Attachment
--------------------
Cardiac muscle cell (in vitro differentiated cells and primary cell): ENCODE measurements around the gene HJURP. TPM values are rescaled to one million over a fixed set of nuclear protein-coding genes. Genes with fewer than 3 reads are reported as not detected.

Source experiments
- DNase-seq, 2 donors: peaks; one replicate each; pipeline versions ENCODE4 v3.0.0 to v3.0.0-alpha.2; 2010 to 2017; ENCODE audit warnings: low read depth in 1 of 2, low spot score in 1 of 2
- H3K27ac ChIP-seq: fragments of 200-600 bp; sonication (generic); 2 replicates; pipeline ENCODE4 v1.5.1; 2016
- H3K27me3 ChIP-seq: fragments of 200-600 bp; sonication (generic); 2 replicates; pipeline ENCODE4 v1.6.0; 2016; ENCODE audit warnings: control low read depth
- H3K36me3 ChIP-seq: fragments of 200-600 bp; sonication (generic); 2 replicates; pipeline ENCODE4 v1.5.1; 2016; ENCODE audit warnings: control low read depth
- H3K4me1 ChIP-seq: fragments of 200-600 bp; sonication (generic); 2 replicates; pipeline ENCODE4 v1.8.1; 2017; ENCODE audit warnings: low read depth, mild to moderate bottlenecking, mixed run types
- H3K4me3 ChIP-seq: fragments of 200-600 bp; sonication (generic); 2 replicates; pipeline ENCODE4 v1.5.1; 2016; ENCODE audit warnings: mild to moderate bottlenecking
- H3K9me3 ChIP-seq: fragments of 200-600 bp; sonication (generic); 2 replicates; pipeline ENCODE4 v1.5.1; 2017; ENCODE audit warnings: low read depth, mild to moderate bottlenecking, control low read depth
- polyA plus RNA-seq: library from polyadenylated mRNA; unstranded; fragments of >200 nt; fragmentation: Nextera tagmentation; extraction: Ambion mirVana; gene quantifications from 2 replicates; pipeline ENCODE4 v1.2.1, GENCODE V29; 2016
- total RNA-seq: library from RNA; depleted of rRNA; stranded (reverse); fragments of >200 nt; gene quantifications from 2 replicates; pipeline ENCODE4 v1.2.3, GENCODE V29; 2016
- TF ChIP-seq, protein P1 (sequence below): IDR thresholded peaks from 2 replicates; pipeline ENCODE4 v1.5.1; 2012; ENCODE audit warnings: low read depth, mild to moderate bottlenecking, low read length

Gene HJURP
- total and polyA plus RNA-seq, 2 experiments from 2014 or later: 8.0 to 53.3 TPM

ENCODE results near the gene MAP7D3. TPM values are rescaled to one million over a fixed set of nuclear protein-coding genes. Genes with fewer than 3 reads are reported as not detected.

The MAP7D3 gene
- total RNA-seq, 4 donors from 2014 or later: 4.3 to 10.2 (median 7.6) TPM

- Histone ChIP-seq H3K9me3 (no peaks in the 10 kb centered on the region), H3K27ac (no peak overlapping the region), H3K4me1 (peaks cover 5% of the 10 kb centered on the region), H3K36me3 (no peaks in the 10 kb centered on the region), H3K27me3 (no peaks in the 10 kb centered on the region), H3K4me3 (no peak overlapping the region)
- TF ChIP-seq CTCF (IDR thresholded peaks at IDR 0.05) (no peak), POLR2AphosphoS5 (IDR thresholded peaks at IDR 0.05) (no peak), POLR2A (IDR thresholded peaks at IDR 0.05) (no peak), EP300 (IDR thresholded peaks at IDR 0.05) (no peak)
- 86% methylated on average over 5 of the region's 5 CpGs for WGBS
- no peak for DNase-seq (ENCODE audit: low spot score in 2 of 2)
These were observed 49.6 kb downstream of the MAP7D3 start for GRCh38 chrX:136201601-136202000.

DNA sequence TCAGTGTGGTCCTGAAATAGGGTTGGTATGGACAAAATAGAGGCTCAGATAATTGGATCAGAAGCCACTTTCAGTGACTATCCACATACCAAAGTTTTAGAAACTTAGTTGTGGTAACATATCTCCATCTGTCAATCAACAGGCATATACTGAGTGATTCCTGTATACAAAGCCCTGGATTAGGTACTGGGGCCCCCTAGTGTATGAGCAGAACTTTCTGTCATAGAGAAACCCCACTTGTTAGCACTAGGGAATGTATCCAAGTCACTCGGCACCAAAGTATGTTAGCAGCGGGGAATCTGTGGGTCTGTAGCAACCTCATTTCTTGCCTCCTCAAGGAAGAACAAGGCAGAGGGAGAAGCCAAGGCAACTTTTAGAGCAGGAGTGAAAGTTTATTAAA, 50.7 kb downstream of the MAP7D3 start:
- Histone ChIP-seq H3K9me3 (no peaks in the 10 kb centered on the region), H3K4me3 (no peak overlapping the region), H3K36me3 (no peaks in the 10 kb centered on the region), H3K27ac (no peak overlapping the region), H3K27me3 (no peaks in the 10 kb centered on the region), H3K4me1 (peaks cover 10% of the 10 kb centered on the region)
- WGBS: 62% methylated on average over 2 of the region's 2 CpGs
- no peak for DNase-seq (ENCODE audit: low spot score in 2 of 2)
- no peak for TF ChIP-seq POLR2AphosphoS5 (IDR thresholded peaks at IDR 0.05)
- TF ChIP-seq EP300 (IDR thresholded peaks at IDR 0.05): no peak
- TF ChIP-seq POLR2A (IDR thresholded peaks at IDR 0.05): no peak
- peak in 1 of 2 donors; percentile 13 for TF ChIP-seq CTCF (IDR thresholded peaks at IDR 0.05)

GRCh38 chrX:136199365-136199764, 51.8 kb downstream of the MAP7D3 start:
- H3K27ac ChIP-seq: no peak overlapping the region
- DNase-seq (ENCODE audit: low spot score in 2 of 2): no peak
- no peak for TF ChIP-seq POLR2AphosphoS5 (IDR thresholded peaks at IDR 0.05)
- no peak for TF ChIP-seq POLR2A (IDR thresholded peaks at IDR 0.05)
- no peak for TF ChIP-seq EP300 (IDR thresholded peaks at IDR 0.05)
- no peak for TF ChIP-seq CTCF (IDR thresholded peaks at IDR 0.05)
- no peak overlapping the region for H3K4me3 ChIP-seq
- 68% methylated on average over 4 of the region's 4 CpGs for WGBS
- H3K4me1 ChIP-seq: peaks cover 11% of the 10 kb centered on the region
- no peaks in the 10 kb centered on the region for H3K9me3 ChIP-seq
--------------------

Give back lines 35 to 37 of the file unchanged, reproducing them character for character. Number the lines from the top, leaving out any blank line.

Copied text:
- no peak for TF ChIP-seq POLR2A (IDR thresholded peaks at IDR 0.05)
- no peak for TF ChIP-seq EP300 (IDR thresholded peaks at IDR 0.05)
- no peak for TF ChIP-seq CTCF (IDR thresholded peaks at IDR 0.05)